In rooms where Dickens himself regularly took tea with the owner, visitors are able to browse through the many letters he wrote about Broadstairs, his original writing box and the displays of Victorian costumes.
The author’s love of Broadstairs was well known, with his official biographer saying his Bleak House summer home was ‘the residence he most desired’.
It was of course the sea which attracted him as it continues to do today with people flocking to enjoy the clean waters, the award-winning beaches and the traditional seaside fun.
A tale of seven bays
With seven bays around Broadstairs you’re never far from a beach, but it’s hard to miss Viking Bay. It’s the town’s main beach and its main attraction; a beautiful, horseshoe-shaped bay with sandy beach, clifftop promenade and boardwalk. It’s perfect for family fun with deckchair hire, excellent facilities and a surf school. Similarly, nearby Joss Bay is a surfer’s paradise. With 200 metres of sandy beach, board and wet suit hire, surf school, sun loungers and a café, it’s the perfect place to spend a day by the sea – and hard to imagine it used to be frequented by dangerous gangs of smugglers once upon a time.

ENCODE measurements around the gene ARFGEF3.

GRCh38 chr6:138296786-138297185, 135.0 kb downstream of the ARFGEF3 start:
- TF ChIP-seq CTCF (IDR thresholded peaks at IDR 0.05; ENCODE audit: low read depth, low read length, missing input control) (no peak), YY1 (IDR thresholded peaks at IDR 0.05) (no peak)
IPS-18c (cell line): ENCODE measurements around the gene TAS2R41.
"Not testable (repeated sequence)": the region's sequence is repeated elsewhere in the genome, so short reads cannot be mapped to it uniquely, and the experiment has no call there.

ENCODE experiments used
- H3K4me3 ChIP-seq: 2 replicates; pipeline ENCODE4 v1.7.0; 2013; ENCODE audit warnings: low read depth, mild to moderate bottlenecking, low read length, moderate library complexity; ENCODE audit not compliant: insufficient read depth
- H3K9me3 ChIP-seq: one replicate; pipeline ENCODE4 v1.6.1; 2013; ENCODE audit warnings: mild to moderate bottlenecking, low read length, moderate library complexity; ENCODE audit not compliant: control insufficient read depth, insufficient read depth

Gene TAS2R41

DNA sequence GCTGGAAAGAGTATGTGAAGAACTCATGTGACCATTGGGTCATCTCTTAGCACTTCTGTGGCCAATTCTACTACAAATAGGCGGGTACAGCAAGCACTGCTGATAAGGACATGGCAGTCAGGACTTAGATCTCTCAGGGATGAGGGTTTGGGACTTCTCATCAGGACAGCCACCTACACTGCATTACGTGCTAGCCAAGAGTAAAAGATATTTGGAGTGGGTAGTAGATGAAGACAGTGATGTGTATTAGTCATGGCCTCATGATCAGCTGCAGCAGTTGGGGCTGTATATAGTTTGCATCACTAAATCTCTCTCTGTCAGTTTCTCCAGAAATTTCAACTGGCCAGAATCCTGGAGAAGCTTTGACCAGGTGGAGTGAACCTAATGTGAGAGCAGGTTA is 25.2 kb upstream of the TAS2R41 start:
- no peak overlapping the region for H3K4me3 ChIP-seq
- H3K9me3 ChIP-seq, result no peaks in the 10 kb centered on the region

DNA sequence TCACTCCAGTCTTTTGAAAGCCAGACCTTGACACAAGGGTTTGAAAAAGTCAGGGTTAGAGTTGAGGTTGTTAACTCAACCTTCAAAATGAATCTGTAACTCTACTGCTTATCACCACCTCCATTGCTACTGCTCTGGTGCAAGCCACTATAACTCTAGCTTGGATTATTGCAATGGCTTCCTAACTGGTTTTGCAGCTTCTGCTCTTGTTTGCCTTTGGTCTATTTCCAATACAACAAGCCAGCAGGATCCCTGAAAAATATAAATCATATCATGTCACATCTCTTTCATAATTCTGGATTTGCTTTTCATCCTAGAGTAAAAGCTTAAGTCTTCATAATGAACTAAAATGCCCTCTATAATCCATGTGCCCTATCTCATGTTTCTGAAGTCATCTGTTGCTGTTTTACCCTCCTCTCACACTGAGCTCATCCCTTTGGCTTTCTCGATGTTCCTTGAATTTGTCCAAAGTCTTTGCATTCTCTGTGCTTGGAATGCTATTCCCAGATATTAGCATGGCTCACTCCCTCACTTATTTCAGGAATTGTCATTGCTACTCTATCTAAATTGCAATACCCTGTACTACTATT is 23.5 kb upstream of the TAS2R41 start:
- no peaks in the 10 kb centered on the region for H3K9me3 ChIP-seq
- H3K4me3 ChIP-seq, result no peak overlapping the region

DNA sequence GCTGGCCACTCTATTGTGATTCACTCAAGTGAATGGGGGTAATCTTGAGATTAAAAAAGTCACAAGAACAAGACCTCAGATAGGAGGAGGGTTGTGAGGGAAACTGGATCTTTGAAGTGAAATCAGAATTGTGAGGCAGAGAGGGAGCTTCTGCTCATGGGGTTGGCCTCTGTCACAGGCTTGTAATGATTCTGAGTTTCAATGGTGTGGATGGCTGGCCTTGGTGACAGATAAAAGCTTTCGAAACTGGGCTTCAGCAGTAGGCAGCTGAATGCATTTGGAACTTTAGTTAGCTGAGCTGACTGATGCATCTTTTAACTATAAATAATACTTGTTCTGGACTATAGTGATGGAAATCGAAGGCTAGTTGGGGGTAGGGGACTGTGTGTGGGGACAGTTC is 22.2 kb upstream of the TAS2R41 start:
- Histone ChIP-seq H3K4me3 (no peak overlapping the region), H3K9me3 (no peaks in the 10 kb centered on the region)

More rural but with more character, Botany Bay is a hidden gem of a beach dotted with huge chalk stacks and surrounded by white cliffs. When the tide is out this is a great location for rock pooling.
Stone Bay is long and shallow, so good for walks and paddling, while Louisa Bay has a promenade and children’s attractions.
Stunning Kingsgate Bay is a real find and it’s not hard to imagine the smugglers of old in what are some of the best sea caves in the country. Finally, Dumpton Gap is close to Ramsgate and at low tide you can walk along it into the town.
Eating and shopping
Great places to eat include the Tartar Frigate Restaurant (CT10 1EU, 01843 862013), The Royal Albion Hotel (CT10 1AN, 01843 868071), Paolo’s Kitchen (CT10 1NE, 01843 309106), Restaurant 54 (CT10 1NF, 01843 867150) and The Charles Dickens (CT10 1QS, 01843 603040). Not to mention Bessie’s Tea Parlour and Aqua 43 (see My Town).
And when it comes to ice cream, it’s got to be traditional ice cream parlour Morelli’s (CT10 1QS, 01843 862500), which has been there since 1932.
As for shopping, Broadstairs has Westwood Cross Shopping Centre (CT10 2BF) for high-street brands, but many small independent gems are tucked away down the town’s little streets, including gift and antique shops.